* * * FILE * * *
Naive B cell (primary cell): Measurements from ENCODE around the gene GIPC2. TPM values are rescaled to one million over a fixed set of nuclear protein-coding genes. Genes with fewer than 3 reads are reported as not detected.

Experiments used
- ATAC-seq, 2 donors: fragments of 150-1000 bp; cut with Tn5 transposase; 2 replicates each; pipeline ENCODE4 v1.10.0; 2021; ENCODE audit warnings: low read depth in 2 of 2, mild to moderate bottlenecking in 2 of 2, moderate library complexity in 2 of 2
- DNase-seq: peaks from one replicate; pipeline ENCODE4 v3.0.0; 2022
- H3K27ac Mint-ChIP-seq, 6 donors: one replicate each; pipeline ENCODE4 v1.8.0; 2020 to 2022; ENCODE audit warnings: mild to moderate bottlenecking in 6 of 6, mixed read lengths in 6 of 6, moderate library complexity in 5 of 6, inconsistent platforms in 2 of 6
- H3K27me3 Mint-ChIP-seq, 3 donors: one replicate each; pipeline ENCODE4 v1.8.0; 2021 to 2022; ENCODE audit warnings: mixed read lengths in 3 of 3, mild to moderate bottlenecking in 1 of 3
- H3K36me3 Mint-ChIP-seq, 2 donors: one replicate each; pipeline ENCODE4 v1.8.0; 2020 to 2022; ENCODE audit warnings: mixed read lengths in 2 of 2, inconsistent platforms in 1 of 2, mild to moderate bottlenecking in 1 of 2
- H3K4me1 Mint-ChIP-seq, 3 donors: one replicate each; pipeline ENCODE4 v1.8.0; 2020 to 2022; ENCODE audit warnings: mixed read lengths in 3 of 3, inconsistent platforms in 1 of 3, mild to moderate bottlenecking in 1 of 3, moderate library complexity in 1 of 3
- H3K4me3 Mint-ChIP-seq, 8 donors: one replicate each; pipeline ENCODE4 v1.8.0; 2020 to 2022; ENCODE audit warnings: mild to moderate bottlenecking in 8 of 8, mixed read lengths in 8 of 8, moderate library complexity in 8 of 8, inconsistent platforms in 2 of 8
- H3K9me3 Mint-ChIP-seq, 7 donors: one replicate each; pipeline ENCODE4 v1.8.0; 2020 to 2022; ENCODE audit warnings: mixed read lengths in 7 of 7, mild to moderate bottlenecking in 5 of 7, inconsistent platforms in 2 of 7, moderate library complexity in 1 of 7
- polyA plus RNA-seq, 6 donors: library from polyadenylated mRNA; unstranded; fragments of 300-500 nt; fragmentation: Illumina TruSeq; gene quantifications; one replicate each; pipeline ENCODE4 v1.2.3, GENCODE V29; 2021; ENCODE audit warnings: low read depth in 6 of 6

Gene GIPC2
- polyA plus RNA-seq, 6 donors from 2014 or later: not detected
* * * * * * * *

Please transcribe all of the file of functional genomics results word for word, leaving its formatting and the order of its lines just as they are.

Naive B cell (primary cell): Measurements from ENCODE around the gene GIPC2. TPM values are rescaled to one million over a fixed set of nuclear protein-coding genes. Genes with fewer than 3 reads are reported as not detected.

Experiments used
- ATAC-seq, 2 donors: fragments of 150-1000 bp; cut with Tn5 transposase; 2 replicates each; pipeline ENCODE4 v1.10.0; 2021; ENCODE audit warnings: low read depth in 2 of 2, mild to moderate bottlenecking in 2 of 2, moderate library complexity in 2 of 2
- DNase-seq: peaks from one replicate; pipeline ENCODE4 v3.0.0; 2022
- H3K27ac Mint-ChIP-seq, 6 donors: one replicate each; pipeline ENCODE4 v1.8.0; 2020 to 2022; ENCODE audit warnings: mild to moderate bottlenecking in 6 of 6, mixed read lengths in 6 of 6, moderate library complexity in 5 of 6, inconsistent platforms in 2 of 6
- H3K27me3 Mint-ChIP-seq, 3 donors: one replicate each; pipeline ENCODE4 v1.8.0; 2021 to 2022; ENCODE audit warnings: mixed read lengths in 3 of 3, mild to moderate bottlenecking in 1 of 3
- H3K36me3 Mint-ChIP-seq, 2 donors: one replicate each; pipeline ENCODE4 v1.8.0; 2020 to 2022; ENCODE audit warnings: mixed read lengths in 2 of 2, inconsistent platforms in 1 of 2, mild to moderate bottlenecking in 1 of 2
- H3K4me1 Mint-ChIP-seq, 3 donors: one replicate each; pipeline ENCODE4 v1.8.0; 2020 to 2022; ENCODE audit warnings: mixed read lengths in 3 of 3, inconsistent platforms in 1 of 3, mild to moderate bottlenecking in 1 of 3, moderate library complexity in 1 of 3
- H3K4me3 Mint-ChIP-seq, 8 donors: one replicate each; pipeline ENCODE4 v1.8.0; 2020 to 2022; ENCODE audit warnings: mild to moderate bottlenecking in 8 of 8, mixed read lengths in 8 of 8, moderate library complexity in 8 of 8, inconsistent platforms in 2 of 8
- H3K9me3 Mint-ChIP-seq, 7 donors: one replicate each; pipeline ENCODE4 v1.8.0; 2020 to 2022; ENCODE audit warnings: mixed read lengths in 7 of 7, mild to moderate bottlenecking in 5 of 7, inconsistent platforms in 2 of 7, moderate library complexity in 1 of 7
- polyA plus RNA-seq, 6 donors: library from polyadenylated mRNA; unstranded; fragments of 300-500 nt; fragmentation: Illumina TruSeq; gene quantifications; one replicate each; pipeline ENCODE4 v1.2.3, GENCODE V29; 2021; ENCODE audit warnings: low read depth in 6 of 6

Gene GIPC2
- polyA plus RNA-seq, 6 donors from 2014 or later: not detected